Joe Fairless: Okay. Tell us maybe how you found it, and when you say redevelopment, will you elaborate on what that means?
Ivan Barratt: Yes. This deal was actually on LoopNet. It had been on there for a couple years, and I had this suspicion that this area that it was in was going to turn around. It was in the path of redevelopment. So I went in and made a much lower offer than the seller had on LoopNet for it, and actually was able to strike a deal… 30 units for about – by the time I closed – $600,000.
Joe Fairless: What was it on LoopNet for?
Ivan Barratt: I think it had been listed on LoopNet for 1.1 million for a couple of years… And it was in an area that I could tell was going to redevelop, but at the time it was a very, very distressed project, and I thought that I was ready for a bigger renovation deal, and that I could handle it with the team I had in place, which ended up not being the case.
Joe Fairless: Initially, if it’s on LoopNet, 1.1 million, and then you’re able to get it for 600k, I imagine initially you’re celebrating.
Ivan Barratt: Oh yeah, I thought I had a deal on my hands, big time.
Joe Fairless: How much did you think you needed to put into it per unit in order to get it to where you wanted it?
Ivan Barratt: My biggest mistake was thinking that I could put some more lipstick on it, and I could — basically, I committed one of the mortal sins of real estate; I walked away from the closing table with about 100k in proceeds to help me do some renovations, and I thought I could do the rest out of cashflow.
Joe Fairless: Okay. How much did you plan on doing out of cashflow?
Ivan Barratt: I figured I only needed a couple hundred grand to make it better.
Joe Fairless: In addition to the hundred that you had allocated?
Ivan Barratt: Yeah, I figured over the first couple of years I would continue to recycle all the positive cashflow, all my profits back into the deal to continue to improve it and make it better.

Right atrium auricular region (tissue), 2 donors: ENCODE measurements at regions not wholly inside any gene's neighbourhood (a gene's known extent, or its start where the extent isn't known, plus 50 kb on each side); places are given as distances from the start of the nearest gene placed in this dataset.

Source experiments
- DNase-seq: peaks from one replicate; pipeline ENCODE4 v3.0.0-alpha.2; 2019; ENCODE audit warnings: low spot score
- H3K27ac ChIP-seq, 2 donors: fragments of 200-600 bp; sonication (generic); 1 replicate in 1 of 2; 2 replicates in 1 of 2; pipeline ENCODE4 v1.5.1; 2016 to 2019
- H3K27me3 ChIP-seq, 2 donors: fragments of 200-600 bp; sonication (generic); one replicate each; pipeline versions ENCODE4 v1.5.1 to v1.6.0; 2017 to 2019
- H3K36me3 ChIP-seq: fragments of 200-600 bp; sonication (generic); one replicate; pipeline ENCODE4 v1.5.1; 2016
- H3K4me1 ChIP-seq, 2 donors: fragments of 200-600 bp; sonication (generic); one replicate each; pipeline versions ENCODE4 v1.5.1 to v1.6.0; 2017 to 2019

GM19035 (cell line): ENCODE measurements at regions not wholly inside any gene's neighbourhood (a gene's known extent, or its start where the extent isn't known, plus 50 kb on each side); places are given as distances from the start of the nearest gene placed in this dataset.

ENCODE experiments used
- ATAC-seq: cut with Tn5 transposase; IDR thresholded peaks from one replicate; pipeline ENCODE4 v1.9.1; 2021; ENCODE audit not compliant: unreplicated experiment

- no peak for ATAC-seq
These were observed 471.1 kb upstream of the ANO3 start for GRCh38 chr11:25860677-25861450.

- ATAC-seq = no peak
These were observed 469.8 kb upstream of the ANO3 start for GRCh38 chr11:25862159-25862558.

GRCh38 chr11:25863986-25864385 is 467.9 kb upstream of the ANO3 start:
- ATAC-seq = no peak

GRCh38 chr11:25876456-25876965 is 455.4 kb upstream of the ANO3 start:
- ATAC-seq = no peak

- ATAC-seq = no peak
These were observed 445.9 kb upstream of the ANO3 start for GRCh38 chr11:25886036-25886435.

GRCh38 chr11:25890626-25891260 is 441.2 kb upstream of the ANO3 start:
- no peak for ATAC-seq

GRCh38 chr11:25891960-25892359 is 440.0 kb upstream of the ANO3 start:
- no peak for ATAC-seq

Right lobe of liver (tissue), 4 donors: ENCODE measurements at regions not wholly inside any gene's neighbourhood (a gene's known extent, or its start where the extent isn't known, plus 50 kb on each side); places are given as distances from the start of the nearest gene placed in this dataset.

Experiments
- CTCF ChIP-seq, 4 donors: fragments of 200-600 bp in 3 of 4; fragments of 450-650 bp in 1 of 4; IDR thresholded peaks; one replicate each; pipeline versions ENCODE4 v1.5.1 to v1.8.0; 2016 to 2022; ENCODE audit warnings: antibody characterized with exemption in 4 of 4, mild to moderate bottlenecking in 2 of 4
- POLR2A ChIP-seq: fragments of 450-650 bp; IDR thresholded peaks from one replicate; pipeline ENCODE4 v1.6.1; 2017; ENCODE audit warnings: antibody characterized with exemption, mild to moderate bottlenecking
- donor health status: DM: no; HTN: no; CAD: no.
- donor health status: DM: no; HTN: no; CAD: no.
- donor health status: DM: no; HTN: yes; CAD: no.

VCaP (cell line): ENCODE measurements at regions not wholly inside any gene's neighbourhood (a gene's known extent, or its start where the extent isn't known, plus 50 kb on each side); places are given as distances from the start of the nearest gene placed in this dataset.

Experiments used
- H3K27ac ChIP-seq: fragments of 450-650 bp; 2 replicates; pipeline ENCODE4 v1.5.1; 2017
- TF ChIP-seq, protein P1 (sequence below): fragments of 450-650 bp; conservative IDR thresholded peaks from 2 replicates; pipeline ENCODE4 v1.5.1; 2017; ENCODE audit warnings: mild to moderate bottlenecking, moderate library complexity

Joe Fairless: Okay. Why is that a mistake?
Ivan Barratt: Well, in this particular instance, the property was in such bad shape, and the tenants were so awful that it was hard to collect rents, it was a constant amount of phone calls… The ones I took over as a new management company, the phone started ringing off the hook with folks that think that you’re there to fix everything right away… So because I’d been pretty loose on my due diligence and just thinking “Well, I’m getting this property for such a great deal…. I’ll figure it out”, sort of that cowboy mentality of buying real estate really hurt.
Every time you peeled back the onion, there was another layer of problems. The HVAC was all in bad shape, there were heaters that were just on their last leg, water heaters leaking like sieves, bad plumbing all around… But the worst part was the resident class there was so awful; even if I had fixed/renovated units, I wouldn’t have even been able to attract quality residents.
The average rents when I bought the place were in the $500, and just trying to get residents in there, I ended up having to drop rents just to try to get cashflow going. It just kept getting worse and worse. My partner and I ended up putting in more capital, I took out some business lines of credit just to push more cash into the deal, and it kept getting worse and the debt just kept stacking up. We kept going down what I think you and I would maybe call “the maintenance and repair death spiral.”
Joe Fairless: Absolutely. If you were to close – God forbid – this property again, different name but all the same fundamentals, and you bought it for 600k… I’ll even throw this other variable in there – you didn’t learn your lesson from the first one in that you still only have 100k in cap-ex… Would you a) do what you did on the first one, where you dropped rents to get cashflow going, or b) would you just rip off the Band-Aid and evict who needs to be evicted, fix it up and then build up from there? Or would you do c, which is something I didn’t mention?
Ivan Barratt: I don’t know if this fully answers your question, but the problem that we had there with these low rents is that when we would throw people out, it was also very tough to get quality tenants at that rent rate. I mean, that’s pretty low rents, right? So you would throw people out and then one out of three would end up being bad residents again, which would cause even more problems; you’d be farther into that issue.
I think what I would tell you if I had a time machine, I would have done my homework a little bit deeper, I would have gone back to the seller and said “Listen, I’m gonna need X price for the property.”
Joe Fairless: What would that price be?